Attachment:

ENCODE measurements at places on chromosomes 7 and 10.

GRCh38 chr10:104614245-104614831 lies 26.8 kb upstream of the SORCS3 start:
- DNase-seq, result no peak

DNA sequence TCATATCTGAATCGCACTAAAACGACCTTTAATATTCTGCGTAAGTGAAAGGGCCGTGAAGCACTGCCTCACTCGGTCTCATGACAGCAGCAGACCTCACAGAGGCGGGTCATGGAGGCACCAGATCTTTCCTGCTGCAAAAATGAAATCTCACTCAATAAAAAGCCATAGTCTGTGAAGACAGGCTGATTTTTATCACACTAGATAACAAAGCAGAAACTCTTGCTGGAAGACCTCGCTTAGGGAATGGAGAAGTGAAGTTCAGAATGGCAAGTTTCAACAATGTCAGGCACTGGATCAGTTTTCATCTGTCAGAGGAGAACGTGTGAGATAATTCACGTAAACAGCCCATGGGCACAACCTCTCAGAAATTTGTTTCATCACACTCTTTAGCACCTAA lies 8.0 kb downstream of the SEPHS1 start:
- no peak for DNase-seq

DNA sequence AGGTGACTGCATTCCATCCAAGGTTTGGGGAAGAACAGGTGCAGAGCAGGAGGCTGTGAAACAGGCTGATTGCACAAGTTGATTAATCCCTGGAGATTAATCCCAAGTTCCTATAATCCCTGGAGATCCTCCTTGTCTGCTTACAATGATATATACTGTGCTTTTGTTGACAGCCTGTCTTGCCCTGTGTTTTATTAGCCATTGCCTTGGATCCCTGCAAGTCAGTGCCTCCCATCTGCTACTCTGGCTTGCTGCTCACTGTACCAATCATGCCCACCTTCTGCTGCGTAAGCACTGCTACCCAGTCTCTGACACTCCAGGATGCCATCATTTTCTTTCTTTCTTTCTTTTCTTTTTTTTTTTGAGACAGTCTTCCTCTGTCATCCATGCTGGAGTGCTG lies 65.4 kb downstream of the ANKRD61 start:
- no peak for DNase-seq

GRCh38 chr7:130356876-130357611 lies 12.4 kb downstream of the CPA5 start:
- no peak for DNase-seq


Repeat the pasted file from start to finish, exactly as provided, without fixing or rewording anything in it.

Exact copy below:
ENCODE measurements at places on chromosomes 7 and 10.

GRCh38 chr10:104614245-104614831 lies 26.8 kb upstream of the SORCS3 start:
- DNase-seq, result no peak

DNA sequence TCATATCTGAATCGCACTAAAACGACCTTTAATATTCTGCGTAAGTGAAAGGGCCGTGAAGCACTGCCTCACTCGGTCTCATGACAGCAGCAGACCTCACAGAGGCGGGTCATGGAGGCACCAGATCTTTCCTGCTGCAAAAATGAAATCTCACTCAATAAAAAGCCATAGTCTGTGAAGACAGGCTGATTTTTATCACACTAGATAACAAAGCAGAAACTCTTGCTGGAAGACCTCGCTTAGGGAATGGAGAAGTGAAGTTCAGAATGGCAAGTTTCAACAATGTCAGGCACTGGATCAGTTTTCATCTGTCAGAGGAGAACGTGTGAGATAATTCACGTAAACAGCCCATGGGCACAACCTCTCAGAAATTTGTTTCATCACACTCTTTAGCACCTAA lies 8.0 kb downstream of the SEPHS1 start:
- no peak for DNase-seq

DNA sequence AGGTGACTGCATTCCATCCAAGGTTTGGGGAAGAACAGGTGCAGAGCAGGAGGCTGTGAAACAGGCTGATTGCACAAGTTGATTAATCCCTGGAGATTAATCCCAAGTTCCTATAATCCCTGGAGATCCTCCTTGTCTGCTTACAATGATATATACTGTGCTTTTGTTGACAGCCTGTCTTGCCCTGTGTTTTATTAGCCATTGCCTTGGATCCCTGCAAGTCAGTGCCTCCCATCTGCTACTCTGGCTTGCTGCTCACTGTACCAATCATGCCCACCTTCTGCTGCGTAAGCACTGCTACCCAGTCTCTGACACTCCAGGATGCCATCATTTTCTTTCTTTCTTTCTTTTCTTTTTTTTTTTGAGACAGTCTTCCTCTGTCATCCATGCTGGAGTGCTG lies 65.4 kb downstream of the ANKRD61 start:
- no peak for DNase-seq

GRCh38 chr7:130356876-130357611 lies 12.4 kb downstream of the CPA5 start:
- no peak for DNase-seq